Is it possible or ideal to increase her home health care aids visits to daily? If not, then I agree a move is in place. I would recommend you and/or your brother go look at many places yourselves first. Narrow the list to a couple then discuss with your mom. If she's up to it, take her to visit unless there is one that is head and shoulders above the others.

My mom has lived in assisted living for years and enjoys it. I began doing her laundry years ago for a number of reasons: I wash them better and no issue with lost items. She is offered very balanced meals. There are activities but her health has declined so she's not interested anymore in what they have to offer. She pays to have assistance with dressing and giving meds. She didn't need this until the last few years. This to me is the biggest benefit--I cannot go over morning and evening daily to give her her meds when her memory began failing and she'd forget to take her pills and eye drops. She has her own apartment that they clean and repair if need be. I am still doing many things but don't need to go over daily. I just go Saturday mornings.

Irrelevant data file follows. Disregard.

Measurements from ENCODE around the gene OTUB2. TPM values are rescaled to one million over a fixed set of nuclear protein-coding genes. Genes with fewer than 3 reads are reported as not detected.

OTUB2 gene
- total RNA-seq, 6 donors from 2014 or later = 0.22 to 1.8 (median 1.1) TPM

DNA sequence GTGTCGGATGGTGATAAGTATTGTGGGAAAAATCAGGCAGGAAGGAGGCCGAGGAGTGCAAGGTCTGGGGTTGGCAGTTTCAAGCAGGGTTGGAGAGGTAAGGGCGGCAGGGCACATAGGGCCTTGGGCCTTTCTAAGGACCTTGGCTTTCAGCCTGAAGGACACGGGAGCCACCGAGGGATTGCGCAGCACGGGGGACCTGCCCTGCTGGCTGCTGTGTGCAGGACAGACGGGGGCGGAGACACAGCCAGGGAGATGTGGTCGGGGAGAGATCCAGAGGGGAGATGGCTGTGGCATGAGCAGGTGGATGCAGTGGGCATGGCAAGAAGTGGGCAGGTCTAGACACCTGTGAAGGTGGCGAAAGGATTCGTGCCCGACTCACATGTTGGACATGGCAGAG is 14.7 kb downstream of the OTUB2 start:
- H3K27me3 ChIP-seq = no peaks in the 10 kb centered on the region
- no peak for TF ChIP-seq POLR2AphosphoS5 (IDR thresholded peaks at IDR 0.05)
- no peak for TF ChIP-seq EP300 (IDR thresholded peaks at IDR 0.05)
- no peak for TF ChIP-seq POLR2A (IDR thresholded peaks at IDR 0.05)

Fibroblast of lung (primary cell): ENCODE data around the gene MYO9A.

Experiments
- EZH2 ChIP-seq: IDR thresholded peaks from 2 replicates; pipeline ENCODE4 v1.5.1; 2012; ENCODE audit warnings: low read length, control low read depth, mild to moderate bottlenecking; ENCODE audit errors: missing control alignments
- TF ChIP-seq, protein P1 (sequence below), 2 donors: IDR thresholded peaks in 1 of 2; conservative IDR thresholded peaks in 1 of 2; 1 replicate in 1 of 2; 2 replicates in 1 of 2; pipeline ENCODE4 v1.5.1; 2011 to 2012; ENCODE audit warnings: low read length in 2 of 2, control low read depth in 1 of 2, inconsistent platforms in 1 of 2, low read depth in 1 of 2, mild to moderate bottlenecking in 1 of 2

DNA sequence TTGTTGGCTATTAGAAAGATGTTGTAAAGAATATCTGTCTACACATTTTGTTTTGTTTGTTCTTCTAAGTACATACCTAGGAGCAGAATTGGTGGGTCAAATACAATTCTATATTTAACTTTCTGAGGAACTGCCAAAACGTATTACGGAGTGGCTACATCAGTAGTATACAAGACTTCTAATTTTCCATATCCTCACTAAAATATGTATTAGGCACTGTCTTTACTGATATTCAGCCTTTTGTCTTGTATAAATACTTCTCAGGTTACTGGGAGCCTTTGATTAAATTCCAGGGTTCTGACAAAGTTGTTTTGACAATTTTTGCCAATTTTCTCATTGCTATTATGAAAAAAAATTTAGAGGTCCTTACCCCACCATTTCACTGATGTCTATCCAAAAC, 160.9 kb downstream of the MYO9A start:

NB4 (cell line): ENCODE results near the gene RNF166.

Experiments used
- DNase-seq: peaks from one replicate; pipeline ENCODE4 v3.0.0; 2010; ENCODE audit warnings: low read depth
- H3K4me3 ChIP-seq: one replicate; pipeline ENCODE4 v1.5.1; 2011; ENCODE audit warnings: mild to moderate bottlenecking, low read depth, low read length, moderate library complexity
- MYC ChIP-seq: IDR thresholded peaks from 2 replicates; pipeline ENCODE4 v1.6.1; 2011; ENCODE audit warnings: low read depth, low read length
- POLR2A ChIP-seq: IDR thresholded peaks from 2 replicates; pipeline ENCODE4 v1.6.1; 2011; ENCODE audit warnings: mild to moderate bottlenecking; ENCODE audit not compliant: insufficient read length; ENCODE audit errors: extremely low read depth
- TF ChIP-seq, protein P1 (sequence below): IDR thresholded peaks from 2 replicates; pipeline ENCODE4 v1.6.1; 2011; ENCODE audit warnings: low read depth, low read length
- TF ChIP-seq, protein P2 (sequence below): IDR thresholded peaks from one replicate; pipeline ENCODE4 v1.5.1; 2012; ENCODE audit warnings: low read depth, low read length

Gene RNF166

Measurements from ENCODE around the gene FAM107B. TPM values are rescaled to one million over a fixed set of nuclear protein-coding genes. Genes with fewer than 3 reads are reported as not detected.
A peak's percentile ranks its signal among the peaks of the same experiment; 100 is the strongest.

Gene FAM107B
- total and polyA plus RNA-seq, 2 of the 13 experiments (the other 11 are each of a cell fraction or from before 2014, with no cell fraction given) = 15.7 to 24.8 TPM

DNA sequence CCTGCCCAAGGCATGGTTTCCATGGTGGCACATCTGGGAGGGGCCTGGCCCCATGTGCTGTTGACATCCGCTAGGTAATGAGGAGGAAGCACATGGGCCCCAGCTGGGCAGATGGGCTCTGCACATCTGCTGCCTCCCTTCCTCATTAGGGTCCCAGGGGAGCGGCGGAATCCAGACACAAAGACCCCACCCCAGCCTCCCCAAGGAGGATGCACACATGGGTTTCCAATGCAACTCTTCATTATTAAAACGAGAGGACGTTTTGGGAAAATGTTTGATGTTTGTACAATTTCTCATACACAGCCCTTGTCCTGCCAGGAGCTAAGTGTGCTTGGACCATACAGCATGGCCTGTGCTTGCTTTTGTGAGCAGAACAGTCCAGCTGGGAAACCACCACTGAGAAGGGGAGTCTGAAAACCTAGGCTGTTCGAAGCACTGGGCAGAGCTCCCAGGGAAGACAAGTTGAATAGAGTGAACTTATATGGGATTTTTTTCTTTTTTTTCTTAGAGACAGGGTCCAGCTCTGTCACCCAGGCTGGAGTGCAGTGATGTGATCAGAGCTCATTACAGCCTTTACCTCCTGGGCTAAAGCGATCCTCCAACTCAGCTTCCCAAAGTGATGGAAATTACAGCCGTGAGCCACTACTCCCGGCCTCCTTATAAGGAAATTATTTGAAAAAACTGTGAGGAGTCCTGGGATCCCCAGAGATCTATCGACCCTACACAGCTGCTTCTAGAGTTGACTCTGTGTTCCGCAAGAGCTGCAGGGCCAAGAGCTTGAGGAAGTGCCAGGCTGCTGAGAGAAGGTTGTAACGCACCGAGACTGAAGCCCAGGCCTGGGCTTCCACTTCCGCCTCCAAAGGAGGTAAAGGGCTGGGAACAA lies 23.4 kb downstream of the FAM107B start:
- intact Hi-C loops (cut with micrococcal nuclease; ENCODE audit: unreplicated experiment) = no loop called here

My MIL moved to the same place for 6 months after she had a number of falls in her home. She was accepting but wasn't thrilled. She had complaints about things but that's just the way she was. Very picky about things and some days just stayed in her room because there wasn't anything on the menu she liked She had a small kitchen area and she had friends get her boxed or frozen food to eat. We felt she was safer there with many eyes on her. She still had falls but we knew if she needed bathroom assistance or other assistance someone was available.

You're making the right decision. You both don't want to start resenting your mom for her failing health and the care she needs.

Some things to look for:
*Is there add on assisted care or is it part of the overall price? With my mom's place it's an add on which was better for her because she was totally independent when she first moved there. Many times this is also less costly than the built in package. As her health declined, we added on services.
*Can your mom/will your mom get herself up and ready for meals? Are 3 meals served daily? My friend's mom's place only serves lunch and dinner so she's responsible for getting her mom breakfast items to keep at the apartment.

Perhaps when you go tour some places, you'll feel better about your decision. I understand it's not easy.